We have modernised the Labour Party and we will modernise Britain. This means knowing where we want to go; being clear-headed about the country's future; telling the truth; making tough choices; insisting that all parts of the public sector live within their means; taking on vested interests that hold people back; standing up to unreasonable demands from any quarter; and being prepared to give a moral lead where government has responsibilities it should not avoid.

Britain does deserve better. And new Labour will be better for Britain.

Tony Blair
A copy of the manifesto is available in Braille and on cassette. Please phone 0171 277 3410

Visit Labour's general election website at www.labourwin97.org.uk (no longer available)
We will make education our number one priority

* Cut class sizes to 30 or under for 5, 6 and 7 year-olds
* Nursery places for all four year-olds
* Attack low standards in schools
* Access to computer technology
* Lifelong learning through a new University for Industry
* More spending on education as the cost of unemployment falls

Education has been the Tories' biggest failure. It is Labour's number one priority.

It is not just good for the individual. It is an economic necessity for the nation. We will compete successfully on the basis of quality or not at all. And quality comes from developing the potential of all our people. It is the people who are our greatest natural asset. We will ensure they can fulfil their potential.

Nearly half of 11 year-olds in England and Wales fail to reach expected standards in English and maths. Britain has a smaller share of 17 and 18 year-olds in full-time education than any major industrial nation. Nearly two thirds of the British workforce lack vocational qualifications.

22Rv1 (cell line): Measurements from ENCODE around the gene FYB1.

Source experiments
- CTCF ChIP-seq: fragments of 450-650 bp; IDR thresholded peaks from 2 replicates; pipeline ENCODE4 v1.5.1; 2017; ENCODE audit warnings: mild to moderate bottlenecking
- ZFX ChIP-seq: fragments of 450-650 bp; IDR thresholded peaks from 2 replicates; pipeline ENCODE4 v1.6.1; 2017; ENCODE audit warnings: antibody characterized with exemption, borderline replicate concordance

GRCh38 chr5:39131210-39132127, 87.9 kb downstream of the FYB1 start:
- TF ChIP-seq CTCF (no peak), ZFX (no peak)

There are excellent schools in Britain's state education system. But far too many children are denied the opportunity to succeed. Our task is to raise the standards of every school.

We will put behind us the old arguments that have bedevilled education in this country. We reject the Tories' obsession with school structures: all parents should be offered real choice through good quality schools, each with its own strengths and individual ethos. There should be no return to the 11-plus. It divides children into successes and failures at far too early an age.

We must modernise comprehensive schools. Children are not all of the same ability, nor do they learn at the same speed. That means 'setting' children in classes to maximise progress, for the benefit of high-fliers and slower learners alike. The focus must be on levelling up, not levelling down.

With Labour, the Department for Education and Employment will become a leading office of state. It will give a strong and consistent lead to help raise standards in every school. Standards, more than structures, are the key to success. Labour will never put dogma before children's education. Our approach will be to intervene where there are problems, not where schools are succeeding.

Labour will never force the abolition of good schools whether in the private or state sector. Any changes in the admissions policies of grammar schools will be decided by local parents. Church schools will retain their distinctive religious ethos.

We wish to build bridges wherever we can across education divides. The educational apartheid created by the public/private divide diminishes the whole education system.

Zero tolerance of underperformance
Every school has the capacity to succeed. All Local Education Authorities (LEAs) must demonstrate that every school is improving. For those failing schools unable to improve, ministers will order a 'fresh start' - close the school and start afresh on the same site. Where good schools and bad schools coexist side by side we will authorise LEAs to allow one school to take over the other to set the underperforming school on a new path.